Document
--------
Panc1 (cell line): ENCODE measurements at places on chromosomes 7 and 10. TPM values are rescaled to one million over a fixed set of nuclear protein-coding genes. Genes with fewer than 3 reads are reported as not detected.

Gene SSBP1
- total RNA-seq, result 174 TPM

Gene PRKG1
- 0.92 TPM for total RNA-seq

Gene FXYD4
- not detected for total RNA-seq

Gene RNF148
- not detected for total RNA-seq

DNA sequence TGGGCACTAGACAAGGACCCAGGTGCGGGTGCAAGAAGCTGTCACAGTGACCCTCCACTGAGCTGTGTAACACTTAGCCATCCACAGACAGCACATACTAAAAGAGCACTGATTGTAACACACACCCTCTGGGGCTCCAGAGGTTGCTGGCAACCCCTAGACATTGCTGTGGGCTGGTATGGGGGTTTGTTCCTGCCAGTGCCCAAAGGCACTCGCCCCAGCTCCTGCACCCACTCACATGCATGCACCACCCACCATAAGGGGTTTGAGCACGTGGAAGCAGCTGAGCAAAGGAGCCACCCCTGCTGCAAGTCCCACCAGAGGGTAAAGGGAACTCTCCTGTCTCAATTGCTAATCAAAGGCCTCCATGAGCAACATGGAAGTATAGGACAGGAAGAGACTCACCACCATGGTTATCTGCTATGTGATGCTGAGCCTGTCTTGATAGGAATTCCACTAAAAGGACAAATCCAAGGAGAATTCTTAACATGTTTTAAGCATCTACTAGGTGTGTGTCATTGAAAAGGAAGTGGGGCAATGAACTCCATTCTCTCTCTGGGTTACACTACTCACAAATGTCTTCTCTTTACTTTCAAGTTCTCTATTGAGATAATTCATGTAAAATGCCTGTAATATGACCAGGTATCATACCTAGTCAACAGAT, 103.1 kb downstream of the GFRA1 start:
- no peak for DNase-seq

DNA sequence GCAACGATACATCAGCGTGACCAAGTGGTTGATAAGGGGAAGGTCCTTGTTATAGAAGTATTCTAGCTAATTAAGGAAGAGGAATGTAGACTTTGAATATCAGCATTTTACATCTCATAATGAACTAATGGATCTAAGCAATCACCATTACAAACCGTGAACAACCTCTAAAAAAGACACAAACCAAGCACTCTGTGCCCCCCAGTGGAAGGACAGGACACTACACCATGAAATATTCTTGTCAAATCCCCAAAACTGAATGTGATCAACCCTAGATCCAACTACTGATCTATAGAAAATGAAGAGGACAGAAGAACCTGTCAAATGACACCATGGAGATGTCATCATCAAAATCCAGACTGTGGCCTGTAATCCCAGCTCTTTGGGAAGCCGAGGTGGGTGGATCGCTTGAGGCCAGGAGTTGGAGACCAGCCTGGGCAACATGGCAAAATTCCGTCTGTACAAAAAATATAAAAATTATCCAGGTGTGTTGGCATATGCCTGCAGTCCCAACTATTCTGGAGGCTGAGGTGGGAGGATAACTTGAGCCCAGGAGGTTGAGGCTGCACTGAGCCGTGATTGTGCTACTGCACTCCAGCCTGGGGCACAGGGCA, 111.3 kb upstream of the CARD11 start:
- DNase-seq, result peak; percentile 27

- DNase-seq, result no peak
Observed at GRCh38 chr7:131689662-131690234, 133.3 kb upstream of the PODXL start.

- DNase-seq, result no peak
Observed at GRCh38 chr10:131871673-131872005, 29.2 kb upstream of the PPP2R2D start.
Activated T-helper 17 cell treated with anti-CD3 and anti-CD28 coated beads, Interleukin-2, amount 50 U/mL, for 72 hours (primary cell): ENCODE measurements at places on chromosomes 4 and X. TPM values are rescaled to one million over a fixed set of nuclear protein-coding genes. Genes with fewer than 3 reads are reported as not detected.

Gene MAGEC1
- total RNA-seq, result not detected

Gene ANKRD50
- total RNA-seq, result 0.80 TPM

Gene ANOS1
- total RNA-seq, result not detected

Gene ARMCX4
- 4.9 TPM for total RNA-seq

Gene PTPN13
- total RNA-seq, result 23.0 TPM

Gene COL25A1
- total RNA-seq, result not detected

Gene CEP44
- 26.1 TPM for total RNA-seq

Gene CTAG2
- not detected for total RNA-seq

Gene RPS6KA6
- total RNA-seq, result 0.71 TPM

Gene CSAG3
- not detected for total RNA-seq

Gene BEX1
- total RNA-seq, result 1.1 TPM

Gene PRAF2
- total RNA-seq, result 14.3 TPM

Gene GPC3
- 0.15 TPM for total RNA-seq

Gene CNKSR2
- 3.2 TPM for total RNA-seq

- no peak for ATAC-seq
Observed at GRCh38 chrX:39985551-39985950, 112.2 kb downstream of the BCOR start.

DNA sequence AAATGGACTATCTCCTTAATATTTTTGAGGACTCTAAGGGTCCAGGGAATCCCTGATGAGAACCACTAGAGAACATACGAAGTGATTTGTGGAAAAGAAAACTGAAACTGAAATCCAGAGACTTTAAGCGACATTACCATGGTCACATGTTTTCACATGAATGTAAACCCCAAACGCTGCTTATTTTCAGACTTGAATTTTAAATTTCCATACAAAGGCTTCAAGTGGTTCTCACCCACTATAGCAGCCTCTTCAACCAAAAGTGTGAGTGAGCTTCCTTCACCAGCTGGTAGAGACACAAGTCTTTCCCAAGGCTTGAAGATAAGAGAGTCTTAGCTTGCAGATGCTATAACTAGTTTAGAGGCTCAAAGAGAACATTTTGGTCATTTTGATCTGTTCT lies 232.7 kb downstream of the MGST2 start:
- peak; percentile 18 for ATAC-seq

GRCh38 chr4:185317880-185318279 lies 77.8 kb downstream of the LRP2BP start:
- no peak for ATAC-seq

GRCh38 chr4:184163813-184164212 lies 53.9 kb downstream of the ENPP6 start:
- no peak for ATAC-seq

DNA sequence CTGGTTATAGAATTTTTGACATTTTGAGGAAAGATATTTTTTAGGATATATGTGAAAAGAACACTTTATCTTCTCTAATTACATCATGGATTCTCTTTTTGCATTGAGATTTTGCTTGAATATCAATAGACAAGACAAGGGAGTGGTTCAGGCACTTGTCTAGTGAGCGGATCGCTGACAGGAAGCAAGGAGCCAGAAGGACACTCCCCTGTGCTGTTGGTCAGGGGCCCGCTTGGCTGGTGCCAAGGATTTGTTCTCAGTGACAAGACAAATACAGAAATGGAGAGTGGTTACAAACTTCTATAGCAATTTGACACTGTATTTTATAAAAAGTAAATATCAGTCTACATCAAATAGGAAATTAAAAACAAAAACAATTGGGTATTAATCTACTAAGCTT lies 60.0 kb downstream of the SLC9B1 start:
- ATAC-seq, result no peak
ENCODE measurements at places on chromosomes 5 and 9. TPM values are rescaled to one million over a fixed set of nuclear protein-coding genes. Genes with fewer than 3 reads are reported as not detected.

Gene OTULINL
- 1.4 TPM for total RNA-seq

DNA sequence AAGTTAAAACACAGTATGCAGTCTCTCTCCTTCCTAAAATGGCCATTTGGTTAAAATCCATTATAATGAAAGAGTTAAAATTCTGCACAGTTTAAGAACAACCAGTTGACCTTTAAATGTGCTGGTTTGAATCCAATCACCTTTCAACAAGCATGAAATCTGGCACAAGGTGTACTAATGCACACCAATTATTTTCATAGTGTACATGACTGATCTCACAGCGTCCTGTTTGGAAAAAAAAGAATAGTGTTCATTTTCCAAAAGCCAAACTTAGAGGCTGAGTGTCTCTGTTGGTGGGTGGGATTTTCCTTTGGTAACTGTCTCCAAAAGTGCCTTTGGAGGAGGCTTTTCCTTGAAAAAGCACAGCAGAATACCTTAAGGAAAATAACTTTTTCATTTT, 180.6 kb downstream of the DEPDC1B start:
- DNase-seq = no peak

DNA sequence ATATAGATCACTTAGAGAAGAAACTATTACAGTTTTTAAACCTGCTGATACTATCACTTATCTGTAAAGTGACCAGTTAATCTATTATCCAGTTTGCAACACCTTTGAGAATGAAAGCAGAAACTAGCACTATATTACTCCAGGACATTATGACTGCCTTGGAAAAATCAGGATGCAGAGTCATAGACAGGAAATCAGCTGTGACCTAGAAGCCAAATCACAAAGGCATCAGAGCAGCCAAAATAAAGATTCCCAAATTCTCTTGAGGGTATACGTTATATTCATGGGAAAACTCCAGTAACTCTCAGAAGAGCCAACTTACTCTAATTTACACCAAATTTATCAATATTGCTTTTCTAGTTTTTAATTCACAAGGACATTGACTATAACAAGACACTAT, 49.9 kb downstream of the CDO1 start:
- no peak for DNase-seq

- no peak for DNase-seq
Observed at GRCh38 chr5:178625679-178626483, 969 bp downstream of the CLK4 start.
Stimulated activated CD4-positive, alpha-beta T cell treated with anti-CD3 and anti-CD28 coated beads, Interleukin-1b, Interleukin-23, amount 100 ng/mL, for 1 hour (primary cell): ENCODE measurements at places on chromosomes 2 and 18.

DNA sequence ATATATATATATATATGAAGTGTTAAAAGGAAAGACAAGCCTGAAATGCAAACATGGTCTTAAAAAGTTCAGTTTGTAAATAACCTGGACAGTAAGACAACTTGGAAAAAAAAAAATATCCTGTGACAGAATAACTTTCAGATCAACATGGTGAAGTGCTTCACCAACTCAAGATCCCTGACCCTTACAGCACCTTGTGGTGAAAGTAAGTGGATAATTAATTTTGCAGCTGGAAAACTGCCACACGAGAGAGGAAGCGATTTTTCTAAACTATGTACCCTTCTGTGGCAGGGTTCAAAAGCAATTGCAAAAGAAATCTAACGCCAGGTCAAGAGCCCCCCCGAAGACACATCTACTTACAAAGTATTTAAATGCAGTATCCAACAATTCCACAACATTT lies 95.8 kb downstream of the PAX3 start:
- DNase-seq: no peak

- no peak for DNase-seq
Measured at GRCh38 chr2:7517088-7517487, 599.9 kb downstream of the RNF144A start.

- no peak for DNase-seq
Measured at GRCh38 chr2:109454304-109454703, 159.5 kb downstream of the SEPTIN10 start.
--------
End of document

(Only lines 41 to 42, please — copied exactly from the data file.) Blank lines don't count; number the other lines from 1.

Gene PRAF2
- total RNA-seq, result 14.3 TPM